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Lazaro Gamio / Axios

One of the more elusive skills in this White House is the ability to communicate effectively with President Trump. It's no secret he likes things short, simple, graphical.

Someone who was doing it all wrong (although better lately), according to colleagues, is national security adviser H.R. McMaster. It's one of several reasons the two men often don't click.

  • McMaster has briefed in a certain way his whole career: crisp, linear, dry, like a good military man, and leaves nothing to chance. The formality doesn't work with Trump, who sometimes simply tunes McMaster out."
  • Can you believe this guy?" he once asked in a joking-not-joking tone.
  • What doesn't work: Sources who've watched McMaster in action say he over prepares to brief the President. He knows the outcome he wants and wants to stick rigidly to his plan. But Trump likes to be discursive and will frequently turn to others or meander into other subjects while McMaster is briefing him. When Trump finishes his riff, McMaster will often return precisely to the point he left off.
  • This bothers Trump, who has openly wished for the return of Michael Flynn, who was more spontaneous.

Lately, McMaster has started to adjust by making shorter points and a more colloquial tone, according to colleagues. He can be hilarious when telling war stories to his staff, but always transforms into a stiffer guy when he's running a meeting or briefing a superior.

But McMaster's disconnect with Trump extends beyond presentation, to policy. McMaster wants to solve problems with military solutions, and Trumps wants to make a deal. And McMaster has been among the top advisers who have been warning Trump that Putin is not to be trusted — part of the West Wing's divisions on the issue, AP reported.

  • But, but, but: McMaster is still proving to be effective in some key moments. He got his way on troop increases in Afghanistan and on Trump's recent decision, against his instincts, to recertify Iran's compliance with the terms of the nuclear deal. While Trumps growls and sulks, he nevertheless seems to give into generals. But the relationship remains awkward.

What works: A more successful approach with Trump is a more conversational, anecdotal style with lots of references to him — his theories and beliefs, things he has said in the past. Dina Powell, the deputy national security adviser, has been especially adroit at this: She gets the same place McMaster would go, but does it in a personal, leisurely style that engages the boss.

Ditto with Gary Cohn, who goes with the conversational flow, and Treasury Secretary Steven Mnuchin, who'll say when talking about Chinese currency manipulation, for instance: "But that was before you were on the world stage." Trump is all ears.

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Go deeper

Scoop: Gina Haspel threatened to resign over plan to install Kash Patel as CIA deputy

CIA Director Gina Haspel. Photo: Win McNamee/Getty Images

CIA Director Gina Haspel threatened to resign in early December after President Trump cooked up a hasty plan to install loyalist Kash Patel, a former aide to Rep. Devin Nunes (R-Calif.), as her deputy, according to three senior administration officials with direct knowledge of the matter.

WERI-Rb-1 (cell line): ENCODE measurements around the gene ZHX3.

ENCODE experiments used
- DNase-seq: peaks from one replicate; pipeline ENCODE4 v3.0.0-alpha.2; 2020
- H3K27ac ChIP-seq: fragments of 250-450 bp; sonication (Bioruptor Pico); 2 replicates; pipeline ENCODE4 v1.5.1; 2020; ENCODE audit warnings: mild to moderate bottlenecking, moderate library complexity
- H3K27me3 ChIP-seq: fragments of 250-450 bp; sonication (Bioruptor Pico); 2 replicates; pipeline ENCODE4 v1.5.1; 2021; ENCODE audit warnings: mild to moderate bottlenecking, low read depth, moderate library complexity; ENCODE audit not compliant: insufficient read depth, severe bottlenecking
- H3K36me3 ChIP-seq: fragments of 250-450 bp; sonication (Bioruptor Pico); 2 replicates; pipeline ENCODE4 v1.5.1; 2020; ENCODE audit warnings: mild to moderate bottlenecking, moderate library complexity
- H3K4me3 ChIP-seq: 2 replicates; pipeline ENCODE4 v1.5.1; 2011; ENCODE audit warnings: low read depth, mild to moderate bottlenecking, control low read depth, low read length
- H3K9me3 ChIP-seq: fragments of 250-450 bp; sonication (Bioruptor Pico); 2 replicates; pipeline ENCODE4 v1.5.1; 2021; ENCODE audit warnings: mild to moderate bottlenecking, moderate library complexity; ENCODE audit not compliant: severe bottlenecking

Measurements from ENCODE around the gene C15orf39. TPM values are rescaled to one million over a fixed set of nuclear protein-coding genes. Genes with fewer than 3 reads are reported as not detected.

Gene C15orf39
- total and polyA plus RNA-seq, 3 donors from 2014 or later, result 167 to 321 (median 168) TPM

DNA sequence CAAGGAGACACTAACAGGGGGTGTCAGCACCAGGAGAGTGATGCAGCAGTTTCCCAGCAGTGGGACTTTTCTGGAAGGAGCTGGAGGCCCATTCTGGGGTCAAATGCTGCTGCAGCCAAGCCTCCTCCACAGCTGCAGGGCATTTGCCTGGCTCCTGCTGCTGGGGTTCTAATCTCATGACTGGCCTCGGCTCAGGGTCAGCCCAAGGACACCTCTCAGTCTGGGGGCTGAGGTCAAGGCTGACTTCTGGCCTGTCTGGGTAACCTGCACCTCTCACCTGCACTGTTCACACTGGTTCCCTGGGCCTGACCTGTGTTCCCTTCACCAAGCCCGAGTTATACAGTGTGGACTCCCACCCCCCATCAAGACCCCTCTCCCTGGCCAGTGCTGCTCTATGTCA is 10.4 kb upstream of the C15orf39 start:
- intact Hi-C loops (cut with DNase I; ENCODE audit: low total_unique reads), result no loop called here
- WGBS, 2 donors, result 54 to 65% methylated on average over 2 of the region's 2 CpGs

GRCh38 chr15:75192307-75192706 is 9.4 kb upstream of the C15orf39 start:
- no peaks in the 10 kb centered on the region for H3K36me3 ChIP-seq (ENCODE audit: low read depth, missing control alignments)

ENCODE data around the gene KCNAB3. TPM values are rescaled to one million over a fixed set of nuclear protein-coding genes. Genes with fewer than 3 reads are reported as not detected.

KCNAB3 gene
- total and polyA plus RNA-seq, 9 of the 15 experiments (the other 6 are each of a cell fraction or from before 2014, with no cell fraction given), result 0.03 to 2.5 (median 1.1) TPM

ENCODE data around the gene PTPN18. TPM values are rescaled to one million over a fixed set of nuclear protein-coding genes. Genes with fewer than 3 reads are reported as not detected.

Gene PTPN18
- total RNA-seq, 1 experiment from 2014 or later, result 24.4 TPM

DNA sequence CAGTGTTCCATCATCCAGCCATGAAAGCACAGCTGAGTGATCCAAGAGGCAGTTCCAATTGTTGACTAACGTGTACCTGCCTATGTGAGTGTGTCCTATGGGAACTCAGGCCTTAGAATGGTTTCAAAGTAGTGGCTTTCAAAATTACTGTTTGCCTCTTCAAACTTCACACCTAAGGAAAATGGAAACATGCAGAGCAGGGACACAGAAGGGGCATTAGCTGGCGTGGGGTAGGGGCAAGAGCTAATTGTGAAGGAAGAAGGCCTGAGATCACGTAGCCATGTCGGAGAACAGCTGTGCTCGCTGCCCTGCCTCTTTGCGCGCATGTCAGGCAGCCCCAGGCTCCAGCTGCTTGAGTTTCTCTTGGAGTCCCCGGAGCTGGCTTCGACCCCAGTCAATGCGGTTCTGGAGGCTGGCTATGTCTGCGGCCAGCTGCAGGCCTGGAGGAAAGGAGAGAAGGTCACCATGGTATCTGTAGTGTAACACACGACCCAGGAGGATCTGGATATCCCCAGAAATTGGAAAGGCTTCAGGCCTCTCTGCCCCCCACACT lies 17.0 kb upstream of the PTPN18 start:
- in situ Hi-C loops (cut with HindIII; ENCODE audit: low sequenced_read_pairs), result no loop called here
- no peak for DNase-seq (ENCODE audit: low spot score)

Why it matters: The revelation stunned national security officials and almost blew up the leadership of the world's most powerful spy agency. Only a series of coincidences — and last minute interventions from Vice President Mike Pence and White House counsel Pat Cipollone — stopped it.

Updated 5 hours ago - Politics & Policy

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Illustration: Sarah Grillo/Axios

  1. Health: Coronavirus deaths reach 4,000 per day as hospitals remain in crisis mode — CDC warns highly transmissible coronavirus variant could become dominant in U.S. in March.
  2. Politics: Biden says, "We will manage the hell out of" vaccine distribution — Biden taps ex-FDA chief to lead Operation Warp Speed amid rollout of COVID plan — Widow of GOP congressman-elect who died of COVID-19 will run to fill his seat.
  3. Vaccine: Battling Black mistrust of the vaccines"Pharmacy deserts" could become vaccine deserts — Instacart to give $25 to shoppers who get vaccine.
  4. Economy: Unemployment filings explode againFed chair: No interest rate hike coming any time soon —  Inflation rose more than expected in December.
  5. World: WHO team arrives in China to investigate pandemic origins.

John Weaver, Lincoln Project co-founder, acknowledges “inappropriate” messages

John Weaver aboard John McCain's campaign plane in February 2000. Photo: Robert Schmidt/AFP via Getty Images)

John Weaver, a veteran Republican operative who co-founded the Lincoln Project, declared in a statement to Axios on Friday that he sent “inappropriate,” sexually charged messages to multiple men.

  • “To the men I made uncomfortable through my messages that I viewed as consensual mutual conversations at the time: I am truly sorry. They were inappropriate and it was because of my failings that this discomfort was brought on you,” Weaver said.
  • “The truth is that I'm gay,” he added. “And that I have a wife and two kids who I love. My inability to reconcile those two truths has led to this agonizing place.”

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